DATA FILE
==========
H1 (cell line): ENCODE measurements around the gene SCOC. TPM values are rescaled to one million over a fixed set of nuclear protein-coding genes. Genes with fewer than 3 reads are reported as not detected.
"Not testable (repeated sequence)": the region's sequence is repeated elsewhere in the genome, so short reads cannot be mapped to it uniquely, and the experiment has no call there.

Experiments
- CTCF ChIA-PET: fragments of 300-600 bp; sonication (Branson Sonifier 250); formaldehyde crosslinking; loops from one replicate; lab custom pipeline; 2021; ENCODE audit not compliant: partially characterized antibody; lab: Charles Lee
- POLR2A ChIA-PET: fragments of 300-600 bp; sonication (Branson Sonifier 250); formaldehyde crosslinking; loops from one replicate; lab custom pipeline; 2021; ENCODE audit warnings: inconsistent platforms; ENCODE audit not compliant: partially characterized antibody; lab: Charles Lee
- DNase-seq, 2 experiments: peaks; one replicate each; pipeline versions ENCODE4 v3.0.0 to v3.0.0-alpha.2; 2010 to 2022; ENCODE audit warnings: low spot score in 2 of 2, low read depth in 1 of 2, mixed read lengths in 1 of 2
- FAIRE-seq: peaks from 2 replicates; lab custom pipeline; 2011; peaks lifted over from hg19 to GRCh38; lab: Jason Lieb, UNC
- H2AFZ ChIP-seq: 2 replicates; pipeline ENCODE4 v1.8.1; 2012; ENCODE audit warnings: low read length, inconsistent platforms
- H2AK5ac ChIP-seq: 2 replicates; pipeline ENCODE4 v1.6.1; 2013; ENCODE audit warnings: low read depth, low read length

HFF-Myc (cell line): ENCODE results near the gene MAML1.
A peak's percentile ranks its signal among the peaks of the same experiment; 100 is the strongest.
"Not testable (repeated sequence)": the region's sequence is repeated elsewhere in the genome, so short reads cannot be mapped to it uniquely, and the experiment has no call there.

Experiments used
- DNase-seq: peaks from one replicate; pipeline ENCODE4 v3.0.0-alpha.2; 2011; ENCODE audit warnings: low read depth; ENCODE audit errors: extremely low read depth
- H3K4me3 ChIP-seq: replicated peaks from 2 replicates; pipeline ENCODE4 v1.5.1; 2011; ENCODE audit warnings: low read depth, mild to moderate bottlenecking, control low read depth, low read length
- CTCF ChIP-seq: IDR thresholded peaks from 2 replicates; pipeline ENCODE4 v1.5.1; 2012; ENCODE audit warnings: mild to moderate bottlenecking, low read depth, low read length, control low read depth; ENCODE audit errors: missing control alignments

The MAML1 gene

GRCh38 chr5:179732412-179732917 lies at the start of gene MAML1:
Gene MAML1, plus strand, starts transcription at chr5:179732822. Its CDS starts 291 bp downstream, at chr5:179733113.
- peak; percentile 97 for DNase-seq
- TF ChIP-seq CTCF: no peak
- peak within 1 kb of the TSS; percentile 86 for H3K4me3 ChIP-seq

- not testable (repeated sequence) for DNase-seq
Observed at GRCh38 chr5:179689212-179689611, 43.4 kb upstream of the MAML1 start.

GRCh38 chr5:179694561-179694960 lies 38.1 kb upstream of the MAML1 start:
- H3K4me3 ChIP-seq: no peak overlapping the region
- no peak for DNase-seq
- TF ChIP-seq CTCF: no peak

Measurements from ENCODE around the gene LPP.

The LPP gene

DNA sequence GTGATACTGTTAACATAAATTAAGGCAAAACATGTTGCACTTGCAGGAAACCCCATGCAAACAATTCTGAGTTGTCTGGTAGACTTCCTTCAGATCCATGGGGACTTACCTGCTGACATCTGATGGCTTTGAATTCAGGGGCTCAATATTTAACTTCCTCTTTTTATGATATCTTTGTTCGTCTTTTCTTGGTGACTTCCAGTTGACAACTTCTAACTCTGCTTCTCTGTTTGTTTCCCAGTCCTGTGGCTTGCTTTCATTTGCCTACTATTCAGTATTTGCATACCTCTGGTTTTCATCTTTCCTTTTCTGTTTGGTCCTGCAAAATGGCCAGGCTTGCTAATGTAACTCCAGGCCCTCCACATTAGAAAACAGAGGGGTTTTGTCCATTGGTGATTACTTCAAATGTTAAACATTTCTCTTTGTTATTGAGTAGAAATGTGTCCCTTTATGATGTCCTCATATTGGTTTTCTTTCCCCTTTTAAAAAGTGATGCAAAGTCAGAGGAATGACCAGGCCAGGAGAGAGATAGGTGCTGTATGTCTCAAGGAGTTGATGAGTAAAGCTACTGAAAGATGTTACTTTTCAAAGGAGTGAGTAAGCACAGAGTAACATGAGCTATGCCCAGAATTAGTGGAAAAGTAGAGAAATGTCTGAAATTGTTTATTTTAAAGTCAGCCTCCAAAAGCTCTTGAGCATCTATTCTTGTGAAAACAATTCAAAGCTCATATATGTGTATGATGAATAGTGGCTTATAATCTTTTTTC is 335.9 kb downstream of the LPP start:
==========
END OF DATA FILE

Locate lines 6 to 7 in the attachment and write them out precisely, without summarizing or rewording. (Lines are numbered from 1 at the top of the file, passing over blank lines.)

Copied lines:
- DNase-seq, 2 experiments: peaks; one replicate each; pipeline versions ENCODE4 v3.0.0 to v3.0.0-alpha.2; 2010 to 2022; ENCODE audit warnings: low spot score in 2 of 2, low read depth in 1 of 2, mixed read lengths in 1 of 2
- FAIRE-seq: peaks from 2 replicates; lab custom pipeline; 2011; peaks lifted over from hg19 to GRCh38; lab: Jason Lieb, UNC